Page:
Rosh Hashana God’s Day of Judgment
Elul. The very mention of this repentance-filled, preparatory month before Rosh Hashana, the Jewish New Year, usually evokes feelings of dread. Right in the middle of our summer vacations we are forced to face the reality that once again we will blow the shofar, eat the apples and honey, and - face the consequences of God's judgment. Elul is definitely (unless we lull ourselves to sleep and ignore it) a month that is full of anxiety, if not fear. This is why the famous acronym for E"L"U"L" is very surprising. E"L"U"L" stands for the phrase in Shir Hashirim 6:3, "Ani LeDodi VeDodi Li" - "I am for my beloved, and my beloved is for me." This is one of the most loving expressions in all of the Torah in which the Jewish People declare their beautiful and close relationship with God. If E"L"U"L" means to signify this loving relationship, it seems quite strange and inappropriate for the aspect of love between God and His nation to be highlighted during the month before the judgment of the New Year. How can Elul be identified as a month full of love when it is associated more with fear, severity, and strict justice? And besides, why is it that God is always caring so much about our sins? Why the need to judge us all the time? (The Talmud says that we are actually judged every day and not just on the Jewish New Year - Rosh Hashana 16a.) Why does God judge us? It cannot be because He has a need to judge or to exact revenge. God, by definition, is perfect and the ultimate source of goodness. He has no needs. It must be that He judges us for our benefit. Why is judgment to our benefit? God, through His judgment, shows His love for us and that He cares about everything that we do. We are so important to Him that He, like a father tracking his child's progress, constantly watches us. He is concerned with our every move. We are the beings, through our free will, who shape the world and its destiny. Through His judgment, we are made aware that every little thing that we do makes a difference to Him.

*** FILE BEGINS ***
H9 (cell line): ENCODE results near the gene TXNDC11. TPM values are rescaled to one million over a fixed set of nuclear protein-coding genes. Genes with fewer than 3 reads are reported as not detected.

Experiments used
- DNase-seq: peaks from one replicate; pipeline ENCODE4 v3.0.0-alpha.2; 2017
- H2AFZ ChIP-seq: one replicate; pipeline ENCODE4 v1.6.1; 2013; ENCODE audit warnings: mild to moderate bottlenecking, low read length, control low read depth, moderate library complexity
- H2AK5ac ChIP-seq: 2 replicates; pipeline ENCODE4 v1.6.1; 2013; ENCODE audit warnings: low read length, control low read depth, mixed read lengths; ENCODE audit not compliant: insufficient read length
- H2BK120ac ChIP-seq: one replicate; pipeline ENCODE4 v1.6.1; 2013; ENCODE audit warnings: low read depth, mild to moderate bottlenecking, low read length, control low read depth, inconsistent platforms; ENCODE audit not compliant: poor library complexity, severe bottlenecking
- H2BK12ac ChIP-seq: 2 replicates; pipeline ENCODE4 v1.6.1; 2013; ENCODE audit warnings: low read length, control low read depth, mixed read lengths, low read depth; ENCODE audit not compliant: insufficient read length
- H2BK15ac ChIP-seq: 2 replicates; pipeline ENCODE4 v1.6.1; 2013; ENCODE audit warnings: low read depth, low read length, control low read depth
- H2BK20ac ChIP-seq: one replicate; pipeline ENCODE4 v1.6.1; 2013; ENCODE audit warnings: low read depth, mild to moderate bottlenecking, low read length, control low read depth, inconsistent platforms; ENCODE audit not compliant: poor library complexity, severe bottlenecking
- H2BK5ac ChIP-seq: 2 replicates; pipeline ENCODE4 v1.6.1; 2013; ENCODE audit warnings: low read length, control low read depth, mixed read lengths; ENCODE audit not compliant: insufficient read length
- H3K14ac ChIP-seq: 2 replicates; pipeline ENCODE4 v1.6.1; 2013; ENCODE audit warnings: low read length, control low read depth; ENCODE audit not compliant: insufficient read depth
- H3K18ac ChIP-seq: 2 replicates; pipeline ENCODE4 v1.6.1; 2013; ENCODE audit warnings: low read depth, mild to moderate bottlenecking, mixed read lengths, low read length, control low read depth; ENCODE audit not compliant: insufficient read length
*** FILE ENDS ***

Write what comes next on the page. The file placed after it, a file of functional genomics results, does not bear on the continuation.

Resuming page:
These comments are from a Rabbi, seeing the shadow of things to come.
I Corinthians 11:31-32For if we would judge ourselves, we should not be judged. 32But when we are judged, we are chastened of Yahuweh, that we should not be condemned with the world.
Unlike under the old covenant, we had to wait to be cleansed. Now when we come together, examine ourselves, submit to God, remembering what Jesus has done, we are cleansed and restored; not judged and chastened. This is the grace of God, divine influence upon our hearts and it’s reflection in life. You who say, grace is unmerited favor, have no depth of understanding. We have a work, a daily work, to examine ourselves that we walk in His Spirit, remembering His work and not ours.
Father, Your Son shall judge soon, when He arises to the cries of His martyred. We are the bride prepared to see Him in His glory.
Halle lu YAH